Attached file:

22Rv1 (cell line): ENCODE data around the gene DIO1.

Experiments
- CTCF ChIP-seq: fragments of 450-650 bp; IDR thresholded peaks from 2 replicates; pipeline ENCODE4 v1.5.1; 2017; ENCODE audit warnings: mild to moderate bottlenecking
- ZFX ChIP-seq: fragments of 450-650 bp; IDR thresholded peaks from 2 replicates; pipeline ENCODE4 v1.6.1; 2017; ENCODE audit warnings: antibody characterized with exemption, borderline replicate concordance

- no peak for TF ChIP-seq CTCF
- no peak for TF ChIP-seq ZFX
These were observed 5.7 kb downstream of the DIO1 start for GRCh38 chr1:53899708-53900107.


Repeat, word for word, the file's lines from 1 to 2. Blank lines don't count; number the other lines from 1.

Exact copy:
22Rv1 (cell line): ENCODE data around the gene DIO1.

Experiments